As of 2015, eagles are no longer an endangered species and were removed from the list of endangered species in August 2007. Eagles were endangered for a variety of reasons, primarily due to illegal shooting, destruction of their habitats and contamination to their sources of food. Both bald and golden eagles are now protected under the Bald and Golden Eagle Act and the Migratory Bird Treaty Act.
The two laws that protect eagles prohibit anyone from taking possession of eagles dead or alive, eggs, or any part of their nests unless the individual has a specific permit to do so. The Bald and Golden Eagle Protection Act was passed in 1940 and carry strict penalties for violating the provisions of the act, including a hefty fine and possible jail time.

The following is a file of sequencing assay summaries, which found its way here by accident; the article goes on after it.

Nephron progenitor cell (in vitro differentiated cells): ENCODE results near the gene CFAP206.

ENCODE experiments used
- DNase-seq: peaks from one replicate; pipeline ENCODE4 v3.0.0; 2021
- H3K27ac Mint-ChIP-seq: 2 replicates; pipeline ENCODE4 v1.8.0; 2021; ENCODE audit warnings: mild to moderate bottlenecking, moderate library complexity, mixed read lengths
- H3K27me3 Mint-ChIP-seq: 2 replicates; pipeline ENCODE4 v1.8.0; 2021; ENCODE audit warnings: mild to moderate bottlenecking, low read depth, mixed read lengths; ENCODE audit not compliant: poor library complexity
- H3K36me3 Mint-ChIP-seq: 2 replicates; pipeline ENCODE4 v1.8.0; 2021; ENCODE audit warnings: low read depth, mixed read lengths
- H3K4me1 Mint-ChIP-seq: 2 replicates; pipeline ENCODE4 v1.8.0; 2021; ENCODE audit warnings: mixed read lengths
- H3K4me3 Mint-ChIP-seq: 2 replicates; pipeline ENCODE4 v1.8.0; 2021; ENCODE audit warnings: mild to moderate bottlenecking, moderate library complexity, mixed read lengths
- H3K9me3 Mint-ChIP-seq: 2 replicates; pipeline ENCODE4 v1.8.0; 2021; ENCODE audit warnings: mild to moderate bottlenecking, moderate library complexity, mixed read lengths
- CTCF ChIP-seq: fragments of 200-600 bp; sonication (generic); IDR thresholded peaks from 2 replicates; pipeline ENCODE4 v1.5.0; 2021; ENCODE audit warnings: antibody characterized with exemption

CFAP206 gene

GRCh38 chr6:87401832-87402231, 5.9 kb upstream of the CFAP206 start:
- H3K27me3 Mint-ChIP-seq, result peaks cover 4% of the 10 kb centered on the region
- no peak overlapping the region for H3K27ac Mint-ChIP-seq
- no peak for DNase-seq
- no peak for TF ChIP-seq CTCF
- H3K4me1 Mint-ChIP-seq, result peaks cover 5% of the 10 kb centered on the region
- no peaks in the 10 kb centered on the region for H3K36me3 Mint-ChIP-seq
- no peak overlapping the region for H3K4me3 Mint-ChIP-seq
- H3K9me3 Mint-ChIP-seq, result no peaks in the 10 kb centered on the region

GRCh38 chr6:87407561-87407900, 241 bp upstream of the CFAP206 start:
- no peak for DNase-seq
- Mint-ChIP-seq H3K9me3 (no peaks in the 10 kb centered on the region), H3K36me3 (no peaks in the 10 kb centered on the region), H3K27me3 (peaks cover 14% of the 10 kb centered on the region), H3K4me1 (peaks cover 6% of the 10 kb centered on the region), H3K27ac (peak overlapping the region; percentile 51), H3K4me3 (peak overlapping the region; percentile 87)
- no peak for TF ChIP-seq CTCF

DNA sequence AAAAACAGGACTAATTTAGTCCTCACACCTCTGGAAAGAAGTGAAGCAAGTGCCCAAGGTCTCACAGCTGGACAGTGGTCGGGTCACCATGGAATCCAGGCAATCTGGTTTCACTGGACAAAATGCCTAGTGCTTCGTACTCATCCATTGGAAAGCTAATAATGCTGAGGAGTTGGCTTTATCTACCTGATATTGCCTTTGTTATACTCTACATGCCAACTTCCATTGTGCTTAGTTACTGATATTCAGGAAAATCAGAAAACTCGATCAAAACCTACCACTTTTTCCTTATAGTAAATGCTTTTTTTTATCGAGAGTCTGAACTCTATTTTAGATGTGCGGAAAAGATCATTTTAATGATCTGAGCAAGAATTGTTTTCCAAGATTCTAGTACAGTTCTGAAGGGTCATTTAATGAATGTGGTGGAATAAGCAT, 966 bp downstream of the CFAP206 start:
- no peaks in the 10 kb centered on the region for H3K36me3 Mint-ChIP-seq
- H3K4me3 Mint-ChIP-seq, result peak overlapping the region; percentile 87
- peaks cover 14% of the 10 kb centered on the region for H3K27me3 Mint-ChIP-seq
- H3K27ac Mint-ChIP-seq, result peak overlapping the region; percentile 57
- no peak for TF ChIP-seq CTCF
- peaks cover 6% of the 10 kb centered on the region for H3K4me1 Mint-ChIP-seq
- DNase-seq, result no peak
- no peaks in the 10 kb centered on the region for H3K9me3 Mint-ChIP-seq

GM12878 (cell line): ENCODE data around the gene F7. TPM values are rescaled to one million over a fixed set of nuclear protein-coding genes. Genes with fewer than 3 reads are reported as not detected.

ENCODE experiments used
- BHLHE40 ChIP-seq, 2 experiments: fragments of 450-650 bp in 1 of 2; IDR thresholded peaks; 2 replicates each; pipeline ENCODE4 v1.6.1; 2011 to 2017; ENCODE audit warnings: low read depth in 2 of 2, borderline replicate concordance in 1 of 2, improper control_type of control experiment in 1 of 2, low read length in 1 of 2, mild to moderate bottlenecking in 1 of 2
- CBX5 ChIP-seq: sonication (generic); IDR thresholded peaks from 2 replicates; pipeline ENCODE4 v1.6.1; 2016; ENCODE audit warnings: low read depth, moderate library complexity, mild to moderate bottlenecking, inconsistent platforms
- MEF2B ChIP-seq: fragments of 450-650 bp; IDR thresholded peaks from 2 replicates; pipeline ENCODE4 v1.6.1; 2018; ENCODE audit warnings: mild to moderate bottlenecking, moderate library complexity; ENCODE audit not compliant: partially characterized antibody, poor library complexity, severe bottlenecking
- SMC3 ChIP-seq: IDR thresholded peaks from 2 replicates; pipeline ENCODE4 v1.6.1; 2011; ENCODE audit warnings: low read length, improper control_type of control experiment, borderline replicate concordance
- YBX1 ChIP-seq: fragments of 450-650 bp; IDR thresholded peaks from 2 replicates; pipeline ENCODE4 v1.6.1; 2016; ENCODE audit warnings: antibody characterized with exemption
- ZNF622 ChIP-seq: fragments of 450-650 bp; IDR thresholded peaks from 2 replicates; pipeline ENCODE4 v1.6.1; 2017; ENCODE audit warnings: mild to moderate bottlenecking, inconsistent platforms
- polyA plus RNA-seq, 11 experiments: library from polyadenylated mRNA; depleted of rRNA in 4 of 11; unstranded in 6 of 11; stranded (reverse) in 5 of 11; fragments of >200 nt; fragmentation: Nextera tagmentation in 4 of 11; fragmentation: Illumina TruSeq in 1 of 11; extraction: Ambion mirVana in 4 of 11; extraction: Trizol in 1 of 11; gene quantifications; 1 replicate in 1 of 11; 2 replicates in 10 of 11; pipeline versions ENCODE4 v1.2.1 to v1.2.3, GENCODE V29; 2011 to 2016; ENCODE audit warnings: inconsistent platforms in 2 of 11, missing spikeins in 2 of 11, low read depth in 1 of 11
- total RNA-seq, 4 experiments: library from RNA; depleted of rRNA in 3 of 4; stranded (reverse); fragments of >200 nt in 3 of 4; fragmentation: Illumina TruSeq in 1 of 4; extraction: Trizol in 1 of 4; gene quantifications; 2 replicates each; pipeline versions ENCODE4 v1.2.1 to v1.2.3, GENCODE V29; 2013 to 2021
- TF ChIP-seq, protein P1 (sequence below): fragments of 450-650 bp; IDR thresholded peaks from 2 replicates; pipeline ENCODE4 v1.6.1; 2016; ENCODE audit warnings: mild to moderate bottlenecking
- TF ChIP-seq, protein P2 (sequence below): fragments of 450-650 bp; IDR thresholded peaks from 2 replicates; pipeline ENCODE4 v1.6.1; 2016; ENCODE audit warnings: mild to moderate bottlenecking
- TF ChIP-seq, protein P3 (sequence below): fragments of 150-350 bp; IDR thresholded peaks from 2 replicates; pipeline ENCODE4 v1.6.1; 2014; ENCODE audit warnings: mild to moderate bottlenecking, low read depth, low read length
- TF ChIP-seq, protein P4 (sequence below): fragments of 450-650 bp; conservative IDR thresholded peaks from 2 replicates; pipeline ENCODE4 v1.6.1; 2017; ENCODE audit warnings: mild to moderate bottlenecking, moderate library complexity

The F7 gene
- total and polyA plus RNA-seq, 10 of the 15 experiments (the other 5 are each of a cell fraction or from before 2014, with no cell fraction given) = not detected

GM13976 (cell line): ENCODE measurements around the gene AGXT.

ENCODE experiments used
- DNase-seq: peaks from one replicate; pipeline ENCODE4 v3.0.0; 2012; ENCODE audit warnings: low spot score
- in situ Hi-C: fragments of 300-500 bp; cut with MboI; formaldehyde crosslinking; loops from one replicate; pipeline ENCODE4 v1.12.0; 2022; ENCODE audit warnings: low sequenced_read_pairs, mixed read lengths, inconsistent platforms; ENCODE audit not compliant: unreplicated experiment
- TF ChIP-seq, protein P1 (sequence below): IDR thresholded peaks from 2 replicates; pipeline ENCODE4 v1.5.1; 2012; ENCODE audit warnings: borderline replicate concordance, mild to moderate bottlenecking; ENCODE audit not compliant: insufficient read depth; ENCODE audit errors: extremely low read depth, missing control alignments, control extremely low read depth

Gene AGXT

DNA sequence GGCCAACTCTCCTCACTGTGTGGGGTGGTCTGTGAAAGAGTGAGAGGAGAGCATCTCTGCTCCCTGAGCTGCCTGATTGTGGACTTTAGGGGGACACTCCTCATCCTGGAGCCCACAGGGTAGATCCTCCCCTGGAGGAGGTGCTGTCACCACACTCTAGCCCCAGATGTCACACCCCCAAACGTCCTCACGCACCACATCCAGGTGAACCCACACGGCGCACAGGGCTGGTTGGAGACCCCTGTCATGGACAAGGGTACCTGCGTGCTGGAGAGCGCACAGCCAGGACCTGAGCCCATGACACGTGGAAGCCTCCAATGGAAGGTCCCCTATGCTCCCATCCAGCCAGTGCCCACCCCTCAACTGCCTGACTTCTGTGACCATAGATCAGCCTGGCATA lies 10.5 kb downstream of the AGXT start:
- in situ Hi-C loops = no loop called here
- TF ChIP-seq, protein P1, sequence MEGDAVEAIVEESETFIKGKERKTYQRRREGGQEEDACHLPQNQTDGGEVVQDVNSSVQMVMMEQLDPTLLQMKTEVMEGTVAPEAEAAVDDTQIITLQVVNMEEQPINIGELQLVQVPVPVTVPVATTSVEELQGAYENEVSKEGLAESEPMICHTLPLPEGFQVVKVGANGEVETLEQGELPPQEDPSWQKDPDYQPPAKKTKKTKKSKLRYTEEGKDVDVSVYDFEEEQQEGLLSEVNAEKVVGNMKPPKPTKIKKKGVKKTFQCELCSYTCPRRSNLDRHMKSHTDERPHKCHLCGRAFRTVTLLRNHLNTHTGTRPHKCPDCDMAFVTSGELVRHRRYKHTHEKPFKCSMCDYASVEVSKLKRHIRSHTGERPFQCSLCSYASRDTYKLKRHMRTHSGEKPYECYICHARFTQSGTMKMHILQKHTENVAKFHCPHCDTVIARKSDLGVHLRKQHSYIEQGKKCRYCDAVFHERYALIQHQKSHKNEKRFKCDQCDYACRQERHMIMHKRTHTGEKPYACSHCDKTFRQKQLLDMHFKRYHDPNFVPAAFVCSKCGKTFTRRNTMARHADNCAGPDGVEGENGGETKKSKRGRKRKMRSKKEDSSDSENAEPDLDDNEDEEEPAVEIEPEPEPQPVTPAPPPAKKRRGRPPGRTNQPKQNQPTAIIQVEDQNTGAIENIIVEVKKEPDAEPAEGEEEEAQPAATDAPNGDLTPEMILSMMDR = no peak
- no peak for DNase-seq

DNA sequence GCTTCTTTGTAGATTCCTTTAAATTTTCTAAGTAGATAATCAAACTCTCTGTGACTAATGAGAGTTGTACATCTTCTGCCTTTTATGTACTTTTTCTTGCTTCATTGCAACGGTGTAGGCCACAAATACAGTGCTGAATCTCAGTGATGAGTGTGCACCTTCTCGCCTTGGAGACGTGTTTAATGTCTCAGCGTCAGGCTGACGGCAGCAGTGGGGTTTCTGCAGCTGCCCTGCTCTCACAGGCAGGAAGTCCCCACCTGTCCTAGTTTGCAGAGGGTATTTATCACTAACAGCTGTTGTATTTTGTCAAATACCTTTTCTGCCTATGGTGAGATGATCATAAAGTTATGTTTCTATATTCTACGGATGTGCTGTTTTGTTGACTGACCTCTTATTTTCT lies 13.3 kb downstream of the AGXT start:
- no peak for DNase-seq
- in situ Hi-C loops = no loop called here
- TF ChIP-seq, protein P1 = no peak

Bald eagles have brown bodies and distinguishing white heads, and they typically live in areas that provide access to fish, such as by lakes, rivers and marshes. Bald eagles mainly eat fish, but they also eat turtles, rabbits, snakes, waterfowl and other small animals.
Golden eagles are all brown and they typically live in nests on top of tall trees or cliffs that allow them to have better view of habitats that surround their nest. The nests of golden eagles are primarily made up of sticks and soft material.